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Dongbu aims to be analog foundry powerhouse

Posted: 02 Nov 2009 ?? ?Print Version ?Bookmark and Share

Keywords:foundry? analog? mixed-signal? CMOS?

South Korea foundry Dongbu HiTek Co. Ltd is looking for respect in the foundry business and aims at being the "TSMC" in analog and mixed-signal.

Dongbu HiTek, based here, has a ways to go to be mentioned in the same breath as silicon foundry giant Taiwan Semiconductor Manufacturing Co. Ltd, but the Korean company appears to be pointed in the right direction.

In interviews with top executives, Dongbu HiTek outlined its strategy. The company has recently bolstered its management team, accelerated its process development efforts and put its fab in order.

It has also quietly rolled out the two critical and missing pieces in its process technology portfolio: AN180 and BN180. AN180 is a 180nm analog CMOS foundry process, while BN180 is a 180nm medium voltage technology.

Simply put, Dongbu HiTek has finally found its niche. At one time, the company hoped to compete in the gallium arsenide (GaAs) and DRAM markets. It even made a laughable attempt to compete in the leading-edge foundry market against the likes of Chartered, SMIC, TSMC and UMC. And it also once made outrageous announcements about plans to build seven fabs.

After failing with those strategiesand losing credibility in the processDongbu HiTek recently took a gamble and turned its attention towards the analog and mixed-signal foundry markets.

The strategy appears to be working, as the company was ranked as the world's sixth largest foundry in 2008, according to Dongbu. "Dongbu once tried to do everything," said John Yong-In Park, president and CEO of Dongbu HiTek, at the company's headquarters. "We can't do everything. Now, we focus on things we can do better."

"We're focused on analog," added Lou Hutter, senior VP and general manager of the analog foundry business division at Dongbu HiTek. "We want to be the most respected analog foundry in the business. We are not there yet, but that's our vision."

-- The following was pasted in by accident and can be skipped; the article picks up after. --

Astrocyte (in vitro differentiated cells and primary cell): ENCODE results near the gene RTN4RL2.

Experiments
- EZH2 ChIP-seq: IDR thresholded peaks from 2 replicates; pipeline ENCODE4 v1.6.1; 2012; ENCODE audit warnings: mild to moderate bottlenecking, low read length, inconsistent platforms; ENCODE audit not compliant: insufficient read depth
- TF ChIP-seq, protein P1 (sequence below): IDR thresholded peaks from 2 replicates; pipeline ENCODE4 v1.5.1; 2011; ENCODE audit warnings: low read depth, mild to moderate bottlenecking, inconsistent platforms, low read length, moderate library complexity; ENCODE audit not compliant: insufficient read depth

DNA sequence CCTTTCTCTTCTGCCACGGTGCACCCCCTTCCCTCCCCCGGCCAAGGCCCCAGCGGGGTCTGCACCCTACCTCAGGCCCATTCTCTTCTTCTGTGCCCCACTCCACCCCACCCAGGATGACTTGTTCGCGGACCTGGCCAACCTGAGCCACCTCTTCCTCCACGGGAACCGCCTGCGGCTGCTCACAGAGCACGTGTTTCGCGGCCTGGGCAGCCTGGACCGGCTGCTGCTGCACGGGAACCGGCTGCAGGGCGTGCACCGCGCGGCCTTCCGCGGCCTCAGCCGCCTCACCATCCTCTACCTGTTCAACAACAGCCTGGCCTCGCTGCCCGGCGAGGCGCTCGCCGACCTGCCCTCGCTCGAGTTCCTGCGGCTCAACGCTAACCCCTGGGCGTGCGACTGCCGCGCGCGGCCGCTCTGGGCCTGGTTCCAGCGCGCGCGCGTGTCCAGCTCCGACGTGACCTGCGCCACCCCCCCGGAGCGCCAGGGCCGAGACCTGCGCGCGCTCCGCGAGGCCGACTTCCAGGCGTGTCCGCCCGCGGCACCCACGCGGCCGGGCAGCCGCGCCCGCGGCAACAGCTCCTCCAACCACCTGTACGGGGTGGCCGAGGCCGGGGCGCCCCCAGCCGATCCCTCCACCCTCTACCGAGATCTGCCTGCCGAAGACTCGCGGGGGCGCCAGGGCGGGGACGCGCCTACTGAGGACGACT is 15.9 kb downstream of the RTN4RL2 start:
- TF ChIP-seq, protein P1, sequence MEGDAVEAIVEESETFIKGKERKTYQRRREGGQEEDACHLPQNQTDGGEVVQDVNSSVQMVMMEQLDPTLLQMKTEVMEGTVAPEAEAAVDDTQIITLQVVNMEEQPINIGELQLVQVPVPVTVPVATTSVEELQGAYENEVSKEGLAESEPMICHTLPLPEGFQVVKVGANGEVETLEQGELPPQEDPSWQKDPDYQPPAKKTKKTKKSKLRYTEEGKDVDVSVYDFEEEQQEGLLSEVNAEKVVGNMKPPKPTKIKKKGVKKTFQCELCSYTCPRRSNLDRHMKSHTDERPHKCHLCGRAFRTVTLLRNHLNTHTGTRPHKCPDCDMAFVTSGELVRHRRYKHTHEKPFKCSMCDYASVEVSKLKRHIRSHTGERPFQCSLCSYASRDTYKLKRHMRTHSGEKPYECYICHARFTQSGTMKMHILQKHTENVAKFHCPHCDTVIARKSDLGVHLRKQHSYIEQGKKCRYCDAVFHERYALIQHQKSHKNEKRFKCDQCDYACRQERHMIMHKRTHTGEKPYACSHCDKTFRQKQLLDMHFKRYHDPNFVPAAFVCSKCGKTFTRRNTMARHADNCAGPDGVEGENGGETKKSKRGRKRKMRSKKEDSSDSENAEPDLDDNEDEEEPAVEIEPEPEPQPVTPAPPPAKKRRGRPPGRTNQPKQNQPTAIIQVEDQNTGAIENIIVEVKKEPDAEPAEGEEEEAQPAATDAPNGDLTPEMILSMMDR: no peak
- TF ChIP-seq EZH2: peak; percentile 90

Executives at Dongbu HiTek also know the company faces a multitude of challenges. First, the company must deliver its new AN180 and BN180 processes on time. Second, the foundry vendor has weathered the storm in the current downturn, but it also appears to be saddled with unforeseen debt.

It has also devised a somewhat controversial strategy by developing products that are sold under its own brand name. In doing so, Dongbu is moving away from being a pure-play foundry vendor. Dongbu executives claim that it is only working with a specific customer for the parts and that it is not competing with its customers.

Perhaps the biggest challenge is the competition. The company is not only competing against Jazz/Tower, X-Fab and others, but it is now going toe-to-toe against the TSMC, which is putting more emphasis in the arena.

To compete with TSMC and its vast resources over time, Dongbu may need to make an acquisition, thereby expanding its customer base. One possibility is for Dongbu to buy MagnaChip Semiconductor Ltd. South Korea's MagnaChip has just emerged from Chapter 11 and the company seems ripe for a takeover.

If Dongbu cannot reduce its debt, the company may have to do something even more radical and team up with Samsung in the foundry business over time, observers said. Some wonder if the two companies would be better served by forming a joint venture.

Samsung is competing in the leading-edge digital foundry business, but its overall efforts are disappointing. So far, Samsung has been a bust in the foundry business. With Dongbu, Samsung could have a strong analog presence.

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